I’m setting IPv6 aside for a moment to comment on Ubuntu 12.10. Thanks.
Ubuntu 12.10, which is scheduled to be released later this month, is adding a feature that seems to have some fellow ‘nixers up in arms. The Dash search bar which allows you to find pretty much anything on your computer is adding on-line search results to what you type. The results are slated to come from Amazon.com (for starters). To many people this smacks of commercialization and a sell-out by Canonical, the developer of Ubuntu. While I can see their point, people who love Linux (Ubuntu in particular) need to realize that times are a-changin’.
Largely because of Ubuntu, Linux has moved out of the geek shadows and into the mainstream daily-desktop OS game. Changes of this type are important for Linux to be viewed (increasingly) as a viable daily OS compared to OSX and Windows. Both Microsoft and Apple continue to develop and refine their user interfaces and the ease of use of their systems. Ubuntu, the most user-friendly of Linux distributions, needs to follow suit. Changes such as the one being made to Dash are an important part of the evolution of Linux (in this arena). If you don’t like that I would like to direct you to Slackware Linux (www.slackware.com). Slackware is as “pure” a Linux distro as you will ever find and will satisfy your need for a ridiculously powerful OS that is exactly the way you want it. And unless you are already a Linux expert, be prepared to spend a lot of time reading manuals. Despite being as overwhelmed as anybody by the sheer volume of Linux distros out there (which is not always a good thing for the Linux community wanting to attract Apple and Microsoft converts) I am glad for them because I know there is one that will meet my specific needs.
Mark Shuttleworth is correct to support the development of a system that will allow me to ask my computer for anything and have it simply work. I do it on the Google search bar every day, don’t I? Yup. But using a search engine and searching ‘on my computer’ are two different things; this new Dash functionality blurs those lines. Here are a few things I will want to see from Dash’s new functionality.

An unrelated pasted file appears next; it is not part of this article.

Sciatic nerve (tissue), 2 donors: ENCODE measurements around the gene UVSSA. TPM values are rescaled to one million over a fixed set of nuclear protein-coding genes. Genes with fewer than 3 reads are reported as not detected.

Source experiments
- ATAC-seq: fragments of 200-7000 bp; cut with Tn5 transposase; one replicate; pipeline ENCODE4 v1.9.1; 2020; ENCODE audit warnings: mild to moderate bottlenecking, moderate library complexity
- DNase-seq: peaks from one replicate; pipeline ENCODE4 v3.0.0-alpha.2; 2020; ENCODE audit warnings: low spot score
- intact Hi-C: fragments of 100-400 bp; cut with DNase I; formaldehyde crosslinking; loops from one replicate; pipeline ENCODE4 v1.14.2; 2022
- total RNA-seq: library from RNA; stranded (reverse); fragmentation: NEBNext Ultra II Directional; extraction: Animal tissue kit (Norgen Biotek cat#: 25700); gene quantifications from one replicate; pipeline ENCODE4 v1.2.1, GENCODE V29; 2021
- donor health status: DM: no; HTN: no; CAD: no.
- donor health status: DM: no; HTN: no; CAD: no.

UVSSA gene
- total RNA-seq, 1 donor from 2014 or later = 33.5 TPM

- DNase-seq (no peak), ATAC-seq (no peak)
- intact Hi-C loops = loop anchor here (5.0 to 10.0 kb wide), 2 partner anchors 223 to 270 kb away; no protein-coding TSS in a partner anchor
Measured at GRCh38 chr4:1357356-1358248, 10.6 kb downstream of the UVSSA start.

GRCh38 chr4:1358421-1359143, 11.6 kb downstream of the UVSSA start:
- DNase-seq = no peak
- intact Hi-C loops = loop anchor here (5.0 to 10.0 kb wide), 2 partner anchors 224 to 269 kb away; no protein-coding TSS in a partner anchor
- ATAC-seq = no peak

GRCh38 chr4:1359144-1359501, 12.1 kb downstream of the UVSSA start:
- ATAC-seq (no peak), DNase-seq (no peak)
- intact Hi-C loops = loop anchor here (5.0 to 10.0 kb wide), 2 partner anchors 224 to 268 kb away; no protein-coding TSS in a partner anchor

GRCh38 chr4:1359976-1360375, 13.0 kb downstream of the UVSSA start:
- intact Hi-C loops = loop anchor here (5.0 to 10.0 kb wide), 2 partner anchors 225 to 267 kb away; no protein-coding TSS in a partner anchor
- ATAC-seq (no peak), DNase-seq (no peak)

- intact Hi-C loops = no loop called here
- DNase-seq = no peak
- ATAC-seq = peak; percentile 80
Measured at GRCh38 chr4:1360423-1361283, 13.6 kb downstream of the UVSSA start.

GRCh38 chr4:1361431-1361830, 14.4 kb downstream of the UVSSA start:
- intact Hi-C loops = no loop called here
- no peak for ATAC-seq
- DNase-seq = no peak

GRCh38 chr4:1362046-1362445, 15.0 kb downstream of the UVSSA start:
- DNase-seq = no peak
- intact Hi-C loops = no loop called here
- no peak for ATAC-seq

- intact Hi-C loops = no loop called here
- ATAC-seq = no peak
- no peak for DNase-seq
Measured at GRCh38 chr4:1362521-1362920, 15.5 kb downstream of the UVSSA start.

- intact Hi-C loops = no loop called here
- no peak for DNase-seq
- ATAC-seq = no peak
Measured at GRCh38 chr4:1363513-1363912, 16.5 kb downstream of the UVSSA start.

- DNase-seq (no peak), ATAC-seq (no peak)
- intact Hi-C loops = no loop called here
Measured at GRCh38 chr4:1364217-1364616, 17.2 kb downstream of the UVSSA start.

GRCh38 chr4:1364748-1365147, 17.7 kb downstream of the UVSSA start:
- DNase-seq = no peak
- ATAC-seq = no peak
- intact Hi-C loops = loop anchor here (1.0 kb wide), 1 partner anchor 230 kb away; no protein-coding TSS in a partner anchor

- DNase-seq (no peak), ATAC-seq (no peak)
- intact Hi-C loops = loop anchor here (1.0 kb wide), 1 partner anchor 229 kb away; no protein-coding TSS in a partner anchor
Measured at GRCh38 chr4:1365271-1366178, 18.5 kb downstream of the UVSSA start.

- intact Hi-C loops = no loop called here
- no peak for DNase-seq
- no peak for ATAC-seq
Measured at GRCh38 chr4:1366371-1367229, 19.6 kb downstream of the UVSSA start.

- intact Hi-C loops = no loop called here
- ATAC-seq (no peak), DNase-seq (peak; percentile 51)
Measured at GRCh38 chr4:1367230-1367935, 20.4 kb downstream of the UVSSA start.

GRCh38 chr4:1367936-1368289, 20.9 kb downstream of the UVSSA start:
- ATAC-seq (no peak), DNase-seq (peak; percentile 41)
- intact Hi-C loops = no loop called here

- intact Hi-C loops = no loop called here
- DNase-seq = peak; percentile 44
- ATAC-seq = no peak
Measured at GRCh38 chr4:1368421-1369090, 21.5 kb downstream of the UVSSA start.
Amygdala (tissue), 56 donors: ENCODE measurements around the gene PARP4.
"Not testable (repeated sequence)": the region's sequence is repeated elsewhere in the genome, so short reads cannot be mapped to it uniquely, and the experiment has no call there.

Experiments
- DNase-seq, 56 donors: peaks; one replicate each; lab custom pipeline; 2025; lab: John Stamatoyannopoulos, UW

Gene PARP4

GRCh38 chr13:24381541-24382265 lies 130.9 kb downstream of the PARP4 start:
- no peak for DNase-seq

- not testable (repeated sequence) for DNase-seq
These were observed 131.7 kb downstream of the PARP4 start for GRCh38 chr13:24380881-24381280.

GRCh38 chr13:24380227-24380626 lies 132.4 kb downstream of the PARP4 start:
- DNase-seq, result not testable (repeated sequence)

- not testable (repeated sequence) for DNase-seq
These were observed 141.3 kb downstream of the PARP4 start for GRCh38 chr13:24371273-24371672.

- I want to be able to control it. I would like to be able to limit the places from which it pulls its on-line results. This should include the ability to have it pull NO on-line results. My understanding is that this functionality will eventually happen.
- I don’t want it to track what I search for. Google already does this so I can’t complain too much. But when I go to Google I know that my searches are stored. If I’m searching for a file on my local computer nobody needs to know that. Moreso, the names of the files for which I am searching may reveal a little more about me than I care to share. If those text strings are hitting on-line databases and being stored …I would have issue with that. Mark says that this isn’t going to be an issue because the searches are being proxied to Amazon by Canonical. But I don’t want Canonical to store my searches, either. And as this feature grows to encompass more than just Amazon will Canonical eventually have to step out of the way and let the queries go directly to the vendors? If so, control is lost.
- It needs to compartmentalize the search results. On-line search results need to be clearly separated from my local search results (local as in my home network, not just my computer). If I’m searching for a picture of Disney World I want it to be my pictures from Disney World, not the gazillion of them out on the Internet mixed in with mine. Mixing my results in with those from the Internet won’t work for me. My understanding is that this is already in place.
I’m a big fan of Ubuntu. It’s my daily desktop on every computer I own (except my MacBook). Some of its features (or lack thereof) frustrate me but I am able to look past them because it’s just so darned powerful and customizable. Once you get over the shock of it not being exactly like Windows or exactly like OSX you’ll find that it’s an awesome OS, perfectly capable of going toe-to-toe with the others. I’m glad to see Ubuntu evolve in this direction but will be watching with cautious eyes to make sure Ubuntu stays true to Linux’s long-standing history of giving users control over how their systems function.
Colin Weaver is co-owner and lead instructor at ITdojo, Inc., a network security and information assurance training center and consulting firm located in Virginia Beach, VA. His passion for technology, networks, and security has led him to become enthralled with the idea of IPv6 and its implementation. In this blog he will share with you glimpses of what he has learned and a hint at what you’ll learn in his classes. Visit https://www.itdojo.com to learn more about ITdojo IPv6 course offerings.